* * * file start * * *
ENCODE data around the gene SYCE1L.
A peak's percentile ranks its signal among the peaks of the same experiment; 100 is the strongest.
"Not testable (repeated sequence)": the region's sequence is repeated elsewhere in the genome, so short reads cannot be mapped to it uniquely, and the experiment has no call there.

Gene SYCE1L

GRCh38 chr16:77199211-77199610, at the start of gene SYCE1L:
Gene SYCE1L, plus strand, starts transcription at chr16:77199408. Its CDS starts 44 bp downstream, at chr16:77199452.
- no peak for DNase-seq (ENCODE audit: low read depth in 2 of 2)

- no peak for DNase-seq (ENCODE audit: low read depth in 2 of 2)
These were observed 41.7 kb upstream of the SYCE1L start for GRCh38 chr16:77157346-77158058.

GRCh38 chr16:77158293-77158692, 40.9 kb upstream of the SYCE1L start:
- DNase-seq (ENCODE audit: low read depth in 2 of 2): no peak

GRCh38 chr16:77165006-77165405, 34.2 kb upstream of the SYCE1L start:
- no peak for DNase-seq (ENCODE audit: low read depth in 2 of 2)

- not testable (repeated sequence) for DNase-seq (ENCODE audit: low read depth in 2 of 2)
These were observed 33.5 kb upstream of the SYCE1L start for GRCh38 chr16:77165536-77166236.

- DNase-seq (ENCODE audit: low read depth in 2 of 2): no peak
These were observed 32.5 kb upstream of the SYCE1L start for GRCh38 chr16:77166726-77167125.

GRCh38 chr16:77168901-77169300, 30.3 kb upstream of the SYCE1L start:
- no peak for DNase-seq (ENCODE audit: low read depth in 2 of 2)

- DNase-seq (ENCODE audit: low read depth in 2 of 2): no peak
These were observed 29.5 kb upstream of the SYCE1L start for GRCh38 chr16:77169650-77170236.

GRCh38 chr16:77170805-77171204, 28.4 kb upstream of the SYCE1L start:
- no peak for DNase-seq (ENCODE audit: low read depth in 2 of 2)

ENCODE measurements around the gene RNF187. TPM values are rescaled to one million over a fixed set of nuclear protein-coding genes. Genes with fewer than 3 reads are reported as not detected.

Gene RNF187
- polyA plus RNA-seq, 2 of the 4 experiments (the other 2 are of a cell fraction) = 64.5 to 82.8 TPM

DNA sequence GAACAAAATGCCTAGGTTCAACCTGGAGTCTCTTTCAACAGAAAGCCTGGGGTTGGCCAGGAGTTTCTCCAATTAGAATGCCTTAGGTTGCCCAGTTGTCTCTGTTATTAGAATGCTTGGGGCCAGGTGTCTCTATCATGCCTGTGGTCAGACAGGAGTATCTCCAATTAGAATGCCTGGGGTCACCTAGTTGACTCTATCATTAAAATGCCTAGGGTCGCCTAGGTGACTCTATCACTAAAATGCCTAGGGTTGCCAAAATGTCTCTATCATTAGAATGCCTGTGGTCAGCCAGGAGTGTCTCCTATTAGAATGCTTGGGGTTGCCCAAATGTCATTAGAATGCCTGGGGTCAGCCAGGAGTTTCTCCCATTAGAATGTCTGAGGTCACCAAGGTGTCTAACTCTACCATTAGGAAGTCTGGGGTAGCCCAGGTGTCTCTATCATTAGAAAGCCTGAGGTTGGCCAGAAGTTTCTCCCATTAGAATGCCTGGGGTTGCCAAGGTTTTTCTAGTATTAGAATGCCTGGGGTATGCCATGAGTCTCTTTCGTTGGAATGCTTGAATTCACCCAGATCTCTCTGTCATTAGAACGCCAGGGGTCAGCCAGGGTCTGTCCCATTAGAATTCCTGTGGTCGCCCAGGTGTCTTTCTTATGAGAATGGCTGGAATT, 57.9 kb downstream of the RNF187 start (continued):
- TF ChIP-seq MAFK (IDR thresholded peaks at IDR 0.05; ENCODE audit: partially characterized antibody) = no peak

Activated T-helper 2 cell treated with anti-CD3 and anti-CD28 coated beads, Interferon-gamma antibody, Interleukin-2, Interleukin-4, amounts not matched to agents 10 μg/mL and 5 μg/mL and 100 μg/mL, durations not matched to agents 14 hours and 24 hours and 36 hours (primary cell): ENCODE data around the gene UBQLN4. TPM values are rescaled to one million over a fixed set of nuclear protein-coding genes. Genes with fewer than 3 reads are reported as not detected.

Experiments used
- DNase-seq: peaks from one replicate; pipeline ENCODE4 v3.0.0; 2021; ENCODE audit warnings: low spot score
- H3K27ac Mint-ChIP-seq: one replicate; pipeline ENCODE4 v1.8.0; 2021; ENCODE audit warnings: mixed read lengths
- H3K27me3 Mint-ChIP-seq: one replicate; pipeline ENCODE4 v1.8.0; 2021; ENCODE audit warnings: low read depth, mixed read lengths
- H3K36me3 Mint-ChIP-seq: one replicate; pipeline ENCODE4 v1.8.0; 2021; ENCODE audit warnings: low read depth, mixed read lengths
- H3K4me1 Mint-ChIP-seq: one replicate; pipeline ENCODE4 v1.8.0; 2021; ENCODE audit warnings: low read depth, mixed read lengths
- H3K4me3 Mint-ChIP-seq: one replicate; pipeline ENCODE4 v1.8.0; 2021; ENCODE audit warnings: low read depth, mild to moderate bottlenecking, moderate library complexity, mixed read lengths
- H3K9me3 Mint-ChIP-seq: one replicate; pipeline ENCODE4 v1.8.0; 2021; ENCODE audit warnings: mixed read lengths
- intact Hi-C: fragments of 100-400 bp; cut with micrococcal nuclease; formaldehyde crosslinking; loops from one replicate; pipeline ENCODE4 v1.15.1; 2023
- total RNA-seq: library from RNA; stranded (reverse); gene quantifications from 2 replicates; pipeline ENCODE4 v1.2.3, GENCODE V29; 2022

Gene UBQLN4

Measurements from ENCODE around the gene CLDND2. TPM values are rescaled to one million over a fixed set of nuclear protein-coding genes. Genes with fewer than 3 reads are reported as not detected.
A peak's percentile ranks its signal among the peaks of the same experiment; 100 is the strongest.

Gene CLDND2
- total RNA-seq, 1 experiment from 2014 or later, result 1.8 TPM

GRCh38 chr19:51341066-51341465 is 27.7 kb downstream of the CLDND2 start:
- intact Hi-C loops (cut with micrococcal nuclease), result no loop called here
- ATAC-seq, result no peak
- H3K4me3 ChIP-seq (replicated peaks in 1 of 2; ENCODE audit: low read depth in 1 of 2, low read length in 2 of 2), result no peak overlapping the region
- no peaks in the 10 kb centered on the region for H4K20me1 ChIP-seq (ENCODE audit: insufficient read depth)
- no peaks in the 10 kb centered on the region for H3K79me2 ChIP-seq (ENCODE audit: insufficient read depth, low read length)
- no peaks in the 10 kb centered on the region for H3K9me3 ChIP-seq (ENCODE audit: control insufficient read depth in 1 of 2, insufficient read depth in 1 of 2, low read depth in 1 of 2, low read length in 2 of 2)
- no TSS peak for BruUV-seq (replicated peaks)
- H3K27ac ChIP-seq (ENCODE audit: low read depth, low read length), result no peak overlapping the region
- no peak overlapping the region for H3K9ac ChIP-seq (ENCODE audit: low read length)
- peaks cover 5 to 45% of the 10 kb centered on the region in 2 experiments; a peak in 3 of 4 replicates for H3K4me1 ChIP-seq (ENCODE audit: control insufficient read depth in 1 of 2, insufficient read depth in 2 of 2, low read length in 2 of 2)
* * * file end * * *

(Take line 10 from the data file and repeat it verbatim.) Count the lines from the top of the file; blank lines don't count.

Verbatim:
GRCh38 chr16:77158293-77158692, 40.9 kb upstream of the SYCE1L start: